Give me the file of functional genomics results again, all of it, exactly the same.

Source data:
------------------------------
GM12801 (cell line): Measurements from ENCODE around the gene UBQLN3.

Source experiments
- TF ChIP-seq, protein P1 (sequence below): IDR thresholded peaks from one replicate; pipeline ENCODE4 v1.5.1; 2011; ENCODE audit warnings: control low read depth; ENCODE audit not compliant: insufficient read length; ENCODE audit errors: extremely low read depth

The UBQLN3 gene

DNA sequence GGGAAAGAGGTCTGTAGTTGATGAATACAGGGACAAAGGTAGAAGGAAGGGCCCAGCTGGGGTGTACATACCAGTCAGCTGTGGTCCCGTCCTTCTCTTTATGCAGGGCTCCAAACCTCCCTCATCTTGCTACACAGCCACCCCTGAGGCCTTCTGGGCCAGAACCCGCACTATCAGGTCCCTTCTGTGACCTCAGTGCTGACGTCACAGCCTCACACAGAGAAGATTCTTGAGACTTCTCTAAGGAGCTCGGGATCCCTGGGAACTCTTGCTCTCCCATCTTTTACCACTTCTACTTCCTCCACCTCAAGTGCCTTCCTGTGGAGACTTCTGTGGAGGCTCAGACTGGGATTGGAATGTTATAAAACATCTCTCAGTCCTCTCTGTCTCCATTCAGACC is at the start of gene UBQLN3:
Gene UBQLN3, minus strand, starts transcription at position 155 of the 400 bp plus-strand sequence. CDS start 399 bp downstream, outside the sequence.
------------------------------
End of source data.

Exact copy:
GM12801 (cell line): Measurements from ENCODE around the gene UBQLN3.

Source experiments
- TF ChIP-seq, protein P1 (sequence below): IDR thresholded peaks from one replicate; pipeline ENCODE4 v1.5.1; 2011; ENCODE audit warnings: control low read depth; ENCODE audit not compliant: insufficient read length; ENCODE audit errors: extremely low read depth

The UBQLN3 gene

DNA sequence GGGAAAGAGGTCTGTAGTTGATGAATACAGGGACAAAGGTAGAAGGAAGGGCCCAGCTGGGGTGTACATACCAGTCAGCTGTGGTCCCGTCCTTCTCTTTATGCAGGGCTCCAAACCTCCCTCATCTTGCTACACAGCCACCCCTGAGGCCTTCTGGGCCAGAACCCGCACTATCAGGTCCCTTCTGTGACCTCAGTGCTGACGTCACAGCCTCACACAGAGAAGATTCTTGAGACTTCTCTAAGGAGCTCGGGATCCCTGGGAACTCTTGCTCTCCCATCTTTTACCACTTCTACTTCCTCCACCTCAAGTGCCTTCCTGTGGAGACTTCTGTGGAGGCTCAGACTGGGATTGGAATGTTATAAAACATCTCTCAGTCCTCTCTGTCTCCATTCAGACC is at the start of gene UBQLN3:
Gene UBQLN3, minus strand, starts transcription at position 155 of the 400 bp plus-strand sequence. CDS start 399 bp downstream, outside the sequence.